Other global environmental changes, including global nitrogen pollution and land-use change, are already exacerbating risks to people and property, independent of and jointly with climate change. Increased nitrogen fertilizer application on croplands to increase yields not only has led to widespread surface and groundwater pollution but also has resulted in increases in the release of nitrous oxide—a potent GHG—along with carbon dioxide and methane, which together are major drivers of climate change. A dominant form of land-use change today is the clearing of tropical forests and woodlands for croplands. Much of the felled wood is burned on site, and the decay of soil organic matter accelerated. As part of this process, an estimated 1–2 billion metric tons of carbon are released to the atmosphere annually, amounting to 10 to 20 percent of human-caused carbon emissions (Global Carbon Project, 2020).

Suggested Citation:"1 Introduction." National Academies of Sciences, Engineering, and Medicine. 2021. Global Change Research Needs and Opportunities for 2022-2031. Washington, DC: The National Academies Press. doi: 10.17226/26055.
×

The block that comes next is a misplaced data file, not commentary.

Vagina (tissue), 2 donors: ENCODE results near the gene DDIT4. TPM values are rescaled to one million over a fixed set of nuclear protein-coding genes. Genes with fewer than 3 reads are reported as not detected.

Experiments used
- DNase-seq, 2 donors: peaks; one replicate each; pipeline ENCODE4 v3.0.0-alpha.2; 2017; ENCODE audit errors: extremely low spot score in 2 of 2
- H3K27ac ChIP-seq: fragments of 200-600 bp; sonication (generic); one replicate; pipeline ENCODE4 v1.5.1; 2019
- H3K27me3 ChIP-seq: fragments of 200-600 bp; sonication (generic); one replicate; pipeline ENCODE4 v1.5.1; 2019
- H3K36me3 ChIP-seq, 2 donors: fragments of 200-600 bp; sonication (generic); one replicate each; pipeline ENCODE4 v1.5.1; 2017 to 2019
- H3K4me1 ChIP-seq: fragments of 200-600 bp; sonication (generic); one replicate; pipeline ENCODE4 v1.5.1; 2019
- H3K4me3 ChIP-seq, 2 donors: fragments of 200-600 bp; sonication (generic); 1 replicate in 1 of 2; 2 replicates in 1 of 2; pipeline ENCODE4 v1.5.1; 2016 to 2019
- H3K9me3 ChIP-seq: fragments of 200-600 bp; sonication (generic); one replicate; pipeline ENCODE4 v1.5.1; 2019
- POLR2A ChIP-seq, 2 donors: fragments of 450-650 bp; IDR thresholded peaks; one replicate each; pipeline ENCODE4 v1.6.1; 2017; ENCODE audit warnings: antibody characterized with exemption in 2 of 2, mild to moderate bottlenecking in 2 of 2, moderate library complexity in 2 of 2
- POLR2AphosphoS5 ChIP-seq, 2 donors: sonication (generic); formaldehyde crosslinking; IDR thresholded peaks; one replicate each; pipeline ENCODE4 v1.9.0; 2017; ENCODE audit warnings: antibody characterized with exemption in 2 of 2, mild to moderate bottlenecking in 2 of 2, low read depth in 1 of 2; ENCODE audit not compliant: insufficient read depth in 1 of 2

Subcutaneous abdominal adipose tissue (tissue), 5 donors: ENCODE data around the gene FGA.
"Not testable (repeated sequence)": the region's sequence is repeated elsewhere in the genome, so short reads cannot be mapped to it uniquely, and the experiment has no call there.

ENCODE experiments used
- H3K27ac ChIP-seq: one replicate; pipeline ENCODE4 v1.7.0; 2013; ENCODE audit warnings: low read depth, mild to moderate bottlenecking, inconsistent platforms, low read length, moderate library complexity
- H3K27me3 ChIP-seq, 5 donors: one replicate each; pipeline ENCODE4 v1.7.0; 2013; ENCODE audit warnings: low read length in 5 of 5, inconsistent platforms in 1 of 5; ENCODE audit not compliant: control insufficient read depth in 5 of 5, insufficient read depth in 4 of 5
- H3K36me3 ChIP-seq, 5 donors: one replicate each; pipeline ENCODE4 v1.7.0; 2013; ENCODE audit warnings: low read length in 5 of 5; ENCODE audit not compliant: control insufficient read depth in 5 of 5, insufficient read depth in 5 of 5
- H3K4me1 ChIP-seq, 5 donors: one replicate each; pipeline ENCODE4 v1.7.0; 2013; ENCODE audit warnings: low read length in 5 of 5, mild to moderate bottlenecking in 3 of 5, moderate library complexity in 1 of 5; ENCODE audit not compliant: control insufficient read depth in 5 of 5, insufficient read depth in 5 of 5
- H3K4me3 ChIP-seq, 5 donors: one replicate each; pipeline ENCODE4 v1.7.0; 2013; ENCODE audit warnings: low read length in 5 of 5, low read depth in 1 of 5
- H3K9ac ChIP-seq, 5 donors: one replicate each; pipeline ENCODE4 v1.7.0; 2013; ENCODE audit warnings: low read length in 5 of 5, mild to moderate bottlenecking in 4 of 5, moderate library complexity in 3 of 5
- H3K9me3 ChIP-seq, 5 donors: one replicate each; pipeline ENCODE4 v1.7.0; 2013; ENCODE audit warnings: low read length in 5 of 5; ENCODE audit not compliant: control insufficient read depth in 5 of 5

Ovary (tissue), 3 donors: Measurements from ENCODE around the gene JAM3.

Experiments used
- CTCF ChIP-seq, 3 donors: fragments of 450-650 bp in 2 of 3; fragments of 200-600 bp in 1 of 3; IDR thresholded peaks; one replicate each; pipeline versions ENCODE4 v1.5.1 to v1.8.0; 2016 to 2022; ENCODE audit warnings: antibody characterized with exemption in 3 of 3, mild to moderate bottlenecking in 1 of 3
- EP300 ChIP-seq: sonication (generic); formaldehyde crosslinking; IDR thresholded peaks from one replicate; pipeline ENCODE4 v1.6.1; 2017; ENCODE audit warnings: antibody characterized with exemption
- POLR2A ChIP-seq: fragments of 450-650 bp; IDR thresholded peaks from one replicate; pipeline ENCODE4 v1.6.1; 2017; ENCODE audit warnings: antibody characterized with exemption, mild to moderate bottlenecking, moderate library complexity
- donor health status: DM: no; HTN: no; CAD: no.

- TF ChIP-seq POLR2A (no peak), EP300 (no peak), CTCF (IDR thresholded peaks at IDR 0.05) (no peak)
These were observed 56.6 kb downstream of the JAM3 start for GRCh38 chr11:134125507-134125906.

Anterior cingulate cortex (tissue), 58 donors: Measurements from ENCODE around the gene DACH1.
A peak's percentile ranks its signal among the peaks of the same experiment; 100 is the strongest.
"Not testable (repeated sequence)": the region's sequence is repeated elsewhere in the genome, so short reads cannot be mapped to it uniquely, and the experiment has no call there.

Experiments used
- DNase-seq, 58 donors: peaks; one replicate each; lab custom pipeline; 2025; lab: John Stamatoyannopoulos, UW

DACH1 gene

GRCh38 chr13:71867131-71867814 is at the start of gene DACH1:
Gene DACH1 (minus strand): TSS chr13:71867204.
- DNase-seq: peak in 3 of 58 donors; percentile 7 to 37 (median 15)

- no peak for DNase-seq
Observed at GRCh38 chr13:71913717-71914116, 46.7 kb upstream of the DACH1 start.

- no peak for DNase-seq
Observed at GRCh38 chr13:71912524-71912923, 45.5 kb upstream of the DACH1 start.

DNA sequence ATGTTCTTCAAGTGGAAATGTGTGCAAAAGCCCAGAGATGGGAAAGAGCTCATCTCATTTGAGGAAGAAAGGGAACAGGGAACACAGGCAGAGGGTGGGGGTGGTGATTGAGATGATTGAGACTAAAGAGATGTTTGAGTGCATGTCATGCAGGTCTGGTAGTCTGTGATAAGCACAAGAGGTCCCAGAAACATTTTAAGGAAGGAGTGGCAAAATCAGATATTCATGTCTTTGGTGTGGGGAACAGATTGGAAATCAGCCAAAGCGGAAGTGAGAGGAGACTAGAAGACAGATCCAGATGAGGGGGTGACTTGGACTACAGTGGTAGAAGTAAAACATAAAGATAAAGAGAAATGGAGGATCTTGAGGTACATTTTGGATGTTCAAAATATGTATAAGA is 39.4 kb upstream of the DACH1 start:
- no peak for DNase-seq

Projections of the magnitude and pattern of climate change published over the past decade paint a picture of a world increasingly challenged by extreme weather and climate events. An extreme event is a time and place in which weather, climate, or environmental conditions, such as temperature or precipitation, rank above a threshold value near the upper or lower ends of the range of historical measurements. Such events often have disproportional effects on people and the environment. The impacts of further climate change on food, water, health, and energy systems and on ecosystems are projected to be more extensive and severe than recent experience. At the same time, society’s capacity to prepare for and manage these risks is increasingly challenged because of increases in the frequency and intensity of impacts, among other factors. Interactions between climate change and human systems (e.g., food, water, and health), and among human systems themselves, are complicated and interdependent. It is becoming ever more apparent that these complex interactions create cascading and compounding events and challenges that pose significant risks for Americans and people across the globe. Meeting these challenges requires a new framework for global change research—one that looks across and within natural and human systems to manage future risks.